Mobile Justice App: A futile solution to America’s policing problem?

in US and Canada by

The three remaining Baltimore police officers were excused of all charges over Freddie Gray’s death on the 27th of July. Gray was a young black man who was killed in April 2015 after being subjected to beatings whilst in police custody. Gray’s death marked a turning point in Police-black community relations, sparking two week long protests in Baltimore followed by two days of rioting which highlighted police brutality issues. The media turned public attention to police brutality cases and all of a sudden such cases appeared to become very common occurrences, most recently Alton Sterling, a 37 year old Black male who was shot as a result of selling CDs and Philando Castile shot one day later when reaching for his drivers’ license at a routine police stop.

In light of the latter deaths, the American Civil Liberties Union (ACLU) created a mobile application available for iOS and Android, named the “Mobile Justice App” which allows for citizens to record police-related events. The application is designed to record, for example a police stop at the push of a button which will be uploaded to a remote server which will provide crucial evidence aginst the officer regardless of whether the enforcement officer confiscates your phone or erases the video which has occurred a few times now, notably with the shooting of Laquan McDonald in October 2014.

In theory this is a brilliant idea, one would think that video evidence of a murder being perpetrated would provide more than sufficient evidence to prosecute the assailant and hold police accountable. However, in reality this is a futile attempt at addressing police brutality. As we have seen with a number of cases as reported by DNAinfo, stating that 80% of Chicago police camera videos were missing audio or video due to offer error and intentional destruction, including removing batteries, microphones and antennas,  police body cameras which conveniently “fell off” when restraining Sterling. I was watching an old Simpsons episode today and noted down a quote on justice by Marge Simpson: “The courts may not be working any more, but as long as everyone is videotaping everyone else, justice will be done”, which has certainly not been the case. Sure the argument can be made that these videos can become viral, raise public awareness and be submitted to the courts, but what does this matter if police aren’t held accountable? This app is writing a cheque that it cannot cash, it is merely a feeble attempt to paper over cracks without actually addressing the problem. If the U.S. are to address the problem of institutionalised racism and police brutality whilst actually holding police officers accountable we must abandon this mind-set that soft, passive methods will prevent the slaying of innocents. People have been lulled into believing that the police are a reformable entity which is why people are so willing to accept liberal ‘fixes’ which don’t require action. The Police cannot be reformed as they’re not willing to be reformed. They do not wish to be transparent or engage in dialogue about the racial issues that plague America and may actually lead to some sort of resolve, thus showing videos and statistics will not address the matter. Police are bullies and sometimes to deal with bullies you have to fight fire with fire. The numerous calls for Black America to be calm whilst simultaneously slaughtering members of their community just isn’t cricket. Affirmative action must be taken, black America cannot lay down any longer and hope that liberal plasters will actually heal the gaping wound that is institutionalised racism in America.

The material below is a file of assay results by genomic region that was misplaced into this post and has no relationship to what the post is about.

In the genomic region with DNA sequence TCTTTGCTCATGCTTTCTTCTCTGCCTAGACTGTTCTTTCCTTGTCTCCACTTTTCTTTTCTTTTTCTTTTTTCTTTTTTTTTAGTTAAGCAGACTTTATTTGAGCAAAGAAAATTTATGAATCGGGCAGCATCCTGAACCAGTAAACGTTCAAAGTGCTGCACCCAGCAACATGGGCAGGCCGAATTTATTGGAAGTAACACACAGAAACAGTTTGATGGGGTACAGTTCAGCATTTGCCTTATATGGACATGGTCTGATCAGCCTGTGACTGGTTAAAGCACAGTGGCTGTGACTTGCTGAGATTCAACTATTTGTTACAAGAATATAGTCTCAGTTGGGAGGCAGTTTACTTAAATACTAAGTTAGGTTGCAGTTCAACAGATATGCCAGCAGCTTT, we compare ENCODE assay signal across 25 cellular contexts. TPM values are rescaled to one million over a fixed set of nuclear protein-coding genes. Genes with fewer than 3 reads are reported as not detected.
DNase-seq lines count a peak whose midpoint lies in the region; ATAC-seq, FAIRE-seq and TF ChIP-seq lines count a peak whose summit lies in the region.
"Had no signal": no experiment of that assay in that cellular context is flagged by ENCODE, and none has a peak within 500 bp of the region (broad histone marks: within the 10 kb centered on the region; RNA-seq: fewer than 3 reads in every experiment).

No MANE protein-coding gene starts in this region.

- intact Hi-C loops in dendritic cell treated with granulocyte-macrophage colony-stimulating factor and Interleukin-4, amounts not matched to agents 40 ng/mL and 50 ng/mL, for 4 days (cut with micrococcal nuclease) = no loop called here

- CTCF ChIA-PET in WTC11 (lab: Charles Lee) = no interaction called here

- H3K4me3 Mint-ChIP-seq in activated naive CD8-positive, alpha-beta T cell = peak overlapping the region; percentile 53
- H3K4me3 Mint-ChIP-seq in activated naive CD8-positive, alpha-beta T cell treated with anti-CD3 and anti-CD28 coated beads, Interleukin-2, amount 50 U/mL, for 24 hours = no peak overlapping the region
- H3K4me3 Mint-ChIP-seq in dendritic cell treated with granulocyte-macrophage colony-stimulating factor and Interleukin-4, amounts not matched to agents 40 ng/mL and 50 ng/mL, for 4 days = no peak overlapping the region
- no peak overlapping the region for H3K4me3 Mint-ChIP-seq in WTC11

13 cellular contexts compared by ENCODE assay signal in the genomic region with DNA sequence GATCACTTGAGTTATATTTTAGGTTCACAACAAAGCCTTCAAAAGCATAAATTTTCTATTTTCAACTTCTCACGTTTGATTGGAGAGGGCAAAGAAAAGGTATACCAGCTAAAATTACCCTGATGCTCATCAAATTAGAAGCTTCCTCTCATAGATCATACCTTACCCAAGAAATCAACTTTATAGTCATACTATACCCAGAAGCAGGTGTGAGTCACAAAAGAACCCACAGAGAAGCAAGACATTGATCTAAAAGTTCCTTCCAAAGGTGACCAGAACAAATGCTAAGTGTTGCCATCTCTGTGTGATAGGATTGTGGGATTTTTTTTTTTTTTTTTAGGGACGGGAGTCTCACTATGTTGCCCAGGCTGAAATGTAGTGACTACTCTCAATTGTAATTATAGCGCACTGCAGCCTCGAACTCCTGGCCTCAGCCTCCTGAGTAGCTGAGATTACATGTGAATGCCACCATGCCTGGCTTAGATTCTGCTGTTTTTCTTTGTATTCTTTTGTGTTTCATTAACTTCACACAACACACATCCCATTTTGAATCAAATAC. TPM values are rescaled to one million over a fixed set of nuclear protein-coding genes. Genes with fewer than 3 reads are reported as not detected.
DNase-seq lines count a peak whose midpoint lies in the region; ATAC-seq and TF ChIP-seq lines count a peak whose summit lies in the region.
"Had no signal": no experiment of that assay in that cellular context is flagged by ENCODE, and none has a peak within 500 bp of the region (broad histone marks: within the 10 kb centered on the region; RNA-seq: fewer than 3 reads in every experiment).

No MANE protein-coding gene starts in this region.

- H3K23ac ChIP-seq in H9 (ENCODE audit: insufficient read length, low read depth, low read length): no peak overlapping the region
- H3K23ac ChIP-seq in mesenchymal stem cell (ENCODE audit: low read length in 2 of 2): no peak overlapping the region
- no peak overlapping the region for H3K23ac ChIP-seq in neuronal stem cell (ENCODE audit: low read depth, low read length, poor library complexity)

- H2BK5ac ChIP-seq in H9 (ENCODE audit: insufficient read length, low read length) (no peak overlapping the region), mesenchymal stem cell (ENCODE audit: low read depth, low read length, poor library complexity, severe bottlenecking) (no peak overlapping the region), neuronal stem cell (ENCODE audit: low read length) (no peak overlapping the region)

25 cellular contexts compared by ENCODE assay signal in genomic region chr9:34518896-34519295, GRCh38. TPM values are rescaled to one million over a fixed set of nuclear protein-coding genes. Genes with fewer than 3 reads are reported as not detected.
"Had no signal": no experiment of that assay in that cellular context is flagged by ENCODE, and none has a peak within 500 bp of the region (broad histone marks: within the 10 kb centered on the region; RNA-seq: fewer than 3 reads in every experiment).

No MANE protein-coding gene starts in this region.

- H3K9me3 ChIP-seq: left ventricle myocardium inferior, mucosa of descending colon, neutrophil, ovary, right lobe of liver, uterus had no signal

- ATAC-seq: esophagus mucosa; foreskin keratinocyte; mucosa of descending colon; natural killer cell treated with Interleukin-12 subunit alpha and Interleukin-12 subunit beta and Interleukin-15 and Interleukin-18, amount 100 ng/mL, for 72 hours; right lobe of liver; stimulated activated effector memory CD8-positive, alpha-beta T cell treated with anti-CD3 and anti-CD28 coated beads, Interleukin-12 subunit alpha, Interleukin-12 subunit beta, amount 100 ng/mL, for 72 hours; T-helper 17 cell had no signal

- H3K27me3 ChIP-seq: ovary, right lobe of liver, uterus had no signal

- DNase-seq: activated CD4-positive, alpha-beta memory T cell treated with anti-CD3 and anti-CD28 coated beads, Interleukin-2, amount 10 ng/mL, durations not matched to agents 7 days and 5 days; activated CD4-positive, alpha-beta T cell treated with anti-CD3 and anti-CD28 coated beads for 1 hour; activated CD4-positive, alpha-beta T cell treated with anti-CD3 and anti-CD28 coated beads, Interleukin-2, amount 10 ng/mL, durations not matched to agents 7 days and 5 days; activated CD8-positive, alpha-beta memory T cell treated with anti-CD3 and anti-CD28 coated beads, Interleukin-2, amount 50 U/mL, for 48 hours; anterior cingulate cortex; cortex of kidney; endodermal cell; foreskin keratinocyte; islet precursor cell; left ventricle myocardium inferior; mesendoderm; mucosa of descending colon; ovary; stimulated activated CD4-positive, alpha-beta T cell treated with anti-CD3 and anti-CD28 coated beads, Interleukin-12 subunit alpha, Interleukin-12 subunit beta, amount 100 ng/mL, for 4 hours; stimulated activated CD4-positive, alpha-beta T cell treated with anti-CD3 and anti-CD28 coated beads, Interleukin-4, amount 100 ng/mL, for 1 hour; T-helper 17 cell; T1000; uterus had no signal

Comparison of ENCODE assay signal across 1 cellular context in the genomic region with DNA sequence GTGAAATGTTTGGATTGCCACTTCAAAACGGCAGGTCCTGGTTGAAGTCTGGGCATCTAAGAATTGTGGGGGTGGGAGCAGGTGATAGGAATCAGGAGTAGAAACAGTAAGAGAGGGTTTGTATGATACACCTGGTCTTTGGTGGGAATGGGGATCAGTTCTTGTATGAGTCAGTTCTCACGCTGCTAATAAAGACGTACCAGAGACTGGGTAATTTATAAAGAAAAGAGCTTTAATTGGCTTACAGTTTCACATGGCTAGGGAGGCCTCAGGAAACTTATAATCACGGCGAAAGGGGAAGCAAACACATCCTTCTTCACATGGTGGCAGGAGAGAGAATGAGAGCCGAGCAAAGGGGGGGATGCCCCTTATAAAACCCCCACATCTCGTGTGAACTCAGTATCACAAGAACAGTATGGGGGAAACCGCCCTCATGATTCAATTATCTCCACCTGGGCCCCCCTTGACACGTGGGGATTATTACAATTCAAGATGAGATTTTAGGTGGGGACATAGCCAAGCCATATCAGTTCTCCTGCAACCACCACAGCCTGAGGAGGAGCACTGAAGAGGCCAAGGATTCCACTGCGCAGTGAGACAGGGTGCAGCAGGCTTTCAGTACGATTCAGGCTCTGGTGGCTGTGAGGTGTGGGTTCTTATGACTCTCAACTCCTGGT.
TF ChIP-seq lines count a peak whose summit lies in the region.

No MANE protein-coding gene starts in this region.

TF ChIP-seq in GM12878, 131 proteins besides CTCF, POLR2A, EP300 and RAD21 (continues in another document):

Leave a Reply

Your email address will not be published.